Average Weather in An Nuhūd Sudan
In An Nuhūd, the summers are short, sweltering, and partly cloudy; the winters are short, comfortable, windy, and mostly clear; and it is dry year round. Over the course of the year, the temperature typically varies from 56°F to 104°F and is rarely below 49°F or above 107°F.
Based on the beach/pool score, the best times of year to visit An Nuhūd for hot-weather activities are from late February to early April and from early October to early December.
The hot season lasts for 2.3 months, from March 28 to June 6, with an average daily high temperature above 100°F. The hottest day of the year is April 28, with an average high of 104°F and low of 74°F.
The cool season lasts for 2.0 months, from December 4 to February 3, with an average daily high temperature below 91°F. The coldest day of the year is January 9, with an average low of 56°F and high of 87°F.
Average High and Low Temperature
The figure below shows you a compact characterization of the entire year of hourly average temperatures. The horizontal axis is the day of the year, the vertical axis is the hour of the day, and the color is the average temperature for that hour and day.
Average Hourly Temperature
In An Nuhūd, the average percentage of the sky covered by clouds experiences significant seasonal variation over the course of the year.
The clearer part of the year in An Nuhūd begins around September 28 and lasts for 7.3 months, ending around May 5. On November 9, the clearest day of the year, the sky is clear, mostly clear, or partly cloudy 69% of the time, and overcast or mostly cloudy 31% of the time.
The cloudier part of the year begins around May 5 and lasts for 4.8 months, ending around September 28. On August 12, the cloudiest day of the year, the sky is overcast or mostly cloudy 62% of the time, and clear, mostly clear, or partly cloudy 38% of the time.
Cloud Cover Categories
A wet day is one with at least 0.04 inches of liquid or liquid-equivalent precipitation. The chance of wet days in An Nuhūd varies very significantly throughout the year.
The wetter season lasts 3.3 months, from June 22 to October 1, with a greater than 27% chance of a given day being a wet day. The chance of a wet day peaks at 55% on August 8.
The drier season lasts 8.7 months, from October 1 to June 22. The smallest chance of a wet day is 0% on November 25.
Among wet days, we distinguish between those that experience rain alone, snow alone, or a mixture of the two. Based on this categorization, the most common form of precipitation throughout the year is rain alone, with a peak probability of 55% on August 8.
Daily Chance of Precipitation
To show variation within the months and not just the monthly totals, we show the rainfall accumulated over a sliding 31-day period centered around each day of the year. An Nuhūd experiences significant seasonal variation in monthly rainfall.
The rainy period of the year lasts for 5.3 months, from May 11 to October 20, with a sliding 31-day rainfall of at least 0.5 inches. The most rain falls during the 31 days centered around August 5, with an average total accumulation of 3.7 inches.
The rainless period of the year lasts for 6.7 months, from October 20 to May 11. The least rain falls around January 1, with an average total accumulation of 0.0 inches.
Average Monthly Rainfall
The length of the day in An Nuhūd does not vary substantially over the course of the year, staying within 52 minutes of 12 hours throughout. In 2017, the shortest day is December 21, with 11 hours, 23 minutes of daylight; the longest day is June 21, with 12 hours, 53 minutes of daylight.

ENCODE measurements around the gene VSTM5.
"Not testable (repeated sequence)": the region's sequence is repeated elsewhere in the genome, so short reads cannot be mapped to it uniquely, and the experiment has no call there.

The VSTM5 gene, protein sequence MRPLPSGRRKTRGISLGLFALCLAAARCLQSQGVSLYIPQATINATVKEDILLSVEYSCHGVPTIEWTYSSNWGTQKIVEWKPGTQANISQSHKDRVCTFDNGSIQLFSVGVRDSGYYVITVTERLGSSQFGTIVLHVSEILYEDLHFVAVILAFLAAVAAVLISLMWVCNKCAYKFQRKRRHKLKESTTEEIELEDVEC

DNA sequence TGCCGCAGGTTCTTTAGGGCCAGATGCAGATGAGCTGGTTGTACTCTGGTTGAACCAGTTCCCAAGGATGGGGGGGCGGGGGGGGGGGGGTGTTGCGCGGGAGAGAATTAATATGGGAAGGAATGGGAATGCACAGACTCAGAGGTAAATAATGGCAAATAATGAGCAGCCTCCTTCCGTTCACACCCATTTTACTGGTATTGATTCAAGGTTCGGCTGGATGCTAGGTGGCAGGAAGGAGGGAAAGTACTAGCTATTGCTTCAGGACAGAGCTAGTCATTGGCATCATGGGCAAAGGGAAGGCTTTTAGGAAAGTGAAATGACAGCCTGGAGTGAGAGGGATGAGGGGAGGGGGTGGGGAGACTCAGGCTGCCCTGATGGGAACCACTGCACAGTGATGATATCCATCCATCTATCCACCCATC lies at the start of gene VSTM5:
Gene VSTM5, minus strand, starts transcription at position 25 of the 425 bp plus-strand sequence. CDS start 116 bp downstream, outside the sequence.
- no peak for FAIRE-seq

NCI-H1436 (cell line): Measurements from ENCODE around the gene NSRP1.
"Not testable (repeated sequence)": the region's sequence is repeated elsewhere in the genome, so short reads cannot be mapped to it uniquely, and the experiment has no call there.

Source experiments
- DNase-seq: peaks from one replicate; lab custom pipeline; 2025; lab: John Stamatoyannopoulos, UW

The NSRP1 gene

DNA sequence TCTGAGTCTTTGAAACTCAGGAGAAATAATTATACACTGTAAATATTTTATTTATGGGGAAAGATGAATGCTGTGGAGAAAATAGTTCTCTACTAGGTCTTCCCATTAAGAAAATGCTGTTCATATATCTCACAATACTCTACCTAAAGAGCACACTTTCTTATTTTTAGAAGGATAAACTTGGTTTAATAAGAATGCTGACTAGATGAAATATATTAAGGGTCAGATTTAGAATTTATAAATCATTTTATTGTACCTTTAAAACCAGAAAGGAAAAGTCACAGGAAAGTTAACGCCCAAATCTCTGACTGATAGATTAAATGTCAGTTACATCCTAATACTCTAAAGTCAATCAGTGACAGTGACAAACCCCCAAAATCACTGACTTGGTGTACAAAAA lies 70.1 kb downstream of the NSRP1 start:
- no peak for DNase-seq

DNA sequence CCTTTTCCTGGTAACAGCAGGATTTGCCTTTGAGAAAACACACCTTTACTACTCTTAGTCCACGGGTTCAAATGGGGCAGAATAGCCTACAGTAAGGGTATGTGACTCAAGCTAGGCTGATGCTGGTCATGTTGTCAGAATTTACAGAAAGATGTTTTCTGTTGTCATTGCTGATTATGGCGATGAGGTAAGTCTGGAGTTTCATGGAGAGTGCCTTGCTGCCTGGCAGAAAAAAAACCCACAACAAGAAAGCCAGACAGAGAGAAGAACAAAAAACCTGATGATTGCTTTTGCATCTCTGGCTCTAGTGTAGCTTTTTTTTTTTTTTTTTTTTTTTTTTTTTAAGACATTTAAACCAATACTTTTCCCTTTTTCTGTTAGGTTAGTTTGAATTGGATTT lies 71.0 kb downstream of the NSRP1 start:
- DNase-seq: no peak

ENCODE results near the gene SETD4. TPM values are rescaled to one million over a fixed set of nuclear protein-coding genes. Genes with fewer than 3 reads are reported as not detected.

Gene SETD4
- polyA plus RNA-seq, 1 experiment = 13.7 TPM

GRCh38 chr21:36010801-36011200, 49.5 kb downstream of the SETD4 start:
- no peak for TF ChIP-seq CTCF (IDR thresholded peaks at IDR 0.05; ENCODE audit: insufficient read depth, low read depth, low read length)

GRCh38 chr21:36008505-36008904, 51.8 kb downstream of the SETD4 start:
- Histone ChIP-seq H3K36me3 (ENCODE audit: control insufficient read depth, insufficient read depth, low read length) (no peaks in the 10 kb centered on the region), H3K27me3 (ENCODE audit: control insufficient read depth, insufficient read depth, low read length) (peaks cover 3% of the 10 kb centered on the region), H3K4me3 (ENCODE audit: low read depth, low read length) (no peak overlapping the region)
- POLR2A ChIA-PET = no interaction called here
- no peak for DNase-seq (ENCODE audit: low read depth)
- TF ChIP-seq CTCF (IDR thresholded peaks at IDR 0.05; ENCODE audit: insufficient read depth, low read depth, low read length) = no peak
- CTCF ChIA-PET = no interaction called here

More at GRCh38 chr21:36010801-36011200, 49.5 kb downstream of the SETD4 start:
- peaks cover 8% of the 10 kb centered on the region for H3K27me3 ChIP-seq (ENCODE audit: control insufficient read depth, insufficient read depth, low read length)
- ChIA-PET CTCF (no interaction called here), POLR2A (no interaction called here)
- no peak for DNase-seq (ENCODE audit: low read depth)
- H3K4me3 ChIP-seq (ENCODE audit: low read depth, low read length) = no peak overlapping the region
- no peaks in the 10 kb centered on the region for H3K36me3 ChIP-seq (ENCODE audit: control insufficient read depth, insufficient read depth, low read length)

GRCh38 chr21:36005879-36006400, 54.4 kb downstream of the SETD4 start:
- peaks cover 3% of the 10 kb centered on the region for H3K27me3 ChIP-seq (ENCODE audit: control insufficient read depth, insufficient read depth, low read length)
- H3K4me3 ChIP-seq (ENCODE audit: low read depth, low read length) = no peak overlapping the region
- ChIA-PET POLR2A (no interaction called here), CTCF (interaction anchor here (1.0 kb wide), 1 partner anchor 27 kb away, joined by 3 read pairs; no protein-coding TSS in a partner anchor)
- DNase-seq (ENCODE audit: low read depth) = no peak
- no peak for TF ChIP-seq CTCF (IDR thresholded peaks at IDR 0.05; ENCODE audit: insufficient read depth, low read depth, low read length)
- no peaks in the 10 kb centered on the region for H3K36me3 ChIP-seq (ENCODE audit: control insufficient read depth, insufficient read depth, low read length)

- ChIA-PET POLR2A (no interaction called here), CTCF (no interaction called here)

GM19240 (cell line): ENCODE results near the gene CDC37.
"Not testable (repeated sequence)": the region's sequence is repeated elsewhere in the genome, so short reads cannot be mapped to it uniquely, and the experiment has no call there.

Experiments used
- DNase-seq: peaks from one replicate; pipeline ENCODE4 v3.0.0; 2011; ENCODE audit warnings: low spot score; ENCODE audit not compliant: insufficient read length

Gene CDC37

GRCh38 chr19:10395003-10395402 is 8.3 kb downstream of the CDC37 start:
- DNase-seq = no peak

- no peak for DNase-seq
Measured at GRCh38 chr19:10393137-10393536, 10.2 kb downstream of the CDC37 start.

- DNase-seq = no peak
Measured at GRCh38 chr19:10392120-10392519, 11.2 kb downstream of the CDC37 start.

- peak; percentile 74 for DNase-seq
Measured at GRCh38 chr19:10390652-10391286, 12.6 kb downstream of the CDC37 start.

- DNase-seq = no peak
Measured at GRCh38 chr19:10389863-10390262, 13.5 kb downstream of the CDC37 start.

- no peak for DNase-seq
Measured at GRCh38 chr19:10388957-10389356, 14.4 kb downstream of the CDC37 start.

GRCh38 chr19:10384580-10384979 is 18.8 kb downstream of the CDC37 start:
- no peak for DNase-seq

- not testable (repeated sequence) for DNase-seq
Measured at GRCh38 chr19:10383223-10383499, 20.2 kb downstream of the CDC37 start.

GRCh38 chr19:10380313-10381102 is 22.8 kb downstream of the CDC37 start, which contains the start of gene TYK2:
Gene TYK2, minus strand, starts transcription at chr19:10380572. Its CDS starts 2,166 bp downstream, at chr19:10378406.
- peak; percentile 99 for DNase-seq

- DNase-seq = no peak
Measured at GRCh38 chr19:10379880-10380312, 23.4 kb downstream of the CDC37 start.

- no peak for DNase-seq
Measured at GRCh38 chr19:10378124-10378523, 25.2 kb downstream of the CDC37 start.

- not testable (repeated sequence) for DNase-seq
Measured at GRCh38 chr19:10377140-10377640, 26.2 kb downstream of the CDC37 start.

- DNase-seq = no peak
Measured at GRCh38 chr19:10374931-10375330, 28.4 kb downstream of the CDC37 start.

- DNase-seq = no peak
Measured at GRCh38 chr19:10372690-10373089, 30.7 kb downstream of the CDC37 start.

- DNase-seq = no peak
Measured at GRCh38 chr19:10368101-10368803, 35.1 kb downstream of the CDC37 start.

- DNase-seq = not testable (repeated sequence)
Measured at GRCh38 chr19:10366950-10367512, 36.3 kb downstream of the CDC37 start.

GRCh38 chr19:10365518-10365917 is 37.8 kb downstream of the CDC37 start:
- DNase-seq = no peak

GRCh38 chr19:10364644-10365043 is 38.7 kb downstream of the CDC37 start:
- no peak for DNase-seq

Hours of Daylight and Twilight
The earliest sunrise is at 6:39 AM on May 31, and the latest sunrise is 53 minutes later at 7:32 AM on January 24. The earliest sunset is at 6:36 PM on November 19, and the latest sunset is 60 minutes later at 7:36 PM on July 9.
Daylight saving time (DST) is not observed in An Nuhūd during 2017.
Sunrise & Sunset with Twilight
We base the humidity comfort level on the dew point, as it determines whether perspiration will evaporate from the skin, thereby cooling the body. Lower dew points feel drier and higher dew points feel more humid. Unlike temperature, which typically varies significantly between night and day, dew point tends to change more slowly, so while the temperature may drop at night, a muggy day is typically followed by a muggy night.
An Nuhūd experiences extreme seasonal variation in the perceived humidity.
The muggier period of the year lasts for 4.2 months, from June 8 to October 15, during which time the comfort level is muggy, oppressive, or miserable at least 21% of the time. The muggiest day of the year is August 21, with muggy conditions 82% of the time.
The least muggy day of the year is January 27, when muggy conditions are essentially unheard of.
Humidity Comfort Levels
This section discusses the wide-area hourly average wind vector (speed and direction) at 10 meters above the ground. The wind experienced at any given location is highly dependent on local topography and other factors, and instantaneous wind speed and direction vary more widely than hourly averages.
The average hourly wind speed in An Nuhūd experiences extreme seasonal variation over the course of the year.
The windier part of the year lasts for 5.9 months, from October 30 to April 27, with average wind speeds of more than 9.8 miles per hour. The windiest day of the year is February 16, with an average hourly wind speed of 13.9 miles per hour.
The calmer time of year lasts for 6.1 months, from April 27 to October 30. The calmest day of the year is September 24, with an average hourly wind speed of 5.7 miles per hour.
Average Wind Speed
The predominant average hourly wind direction in An Nuhūd varies throughout the year.
The wind is most often from the south for 4.6 months, from May 21 to October 8, with a peak percentage of 76% on July 19. The wind is most often from the north for 7.4 months, from October 8 to May 21, with a peak percentage of 95% on January 1.
Best Time of Year to Visit
To characterize how pleasant the weather is in An Nuhūd throughout the year, we compute two travel scores.
The tourism score favors clear, rainless days with perceived temperatures between 65°F and 80°F. Based on this score, the best time of year to visit An Nuhūd for general outdoor tourist activities is from mid November to mid February, with a peak score in the first week of January.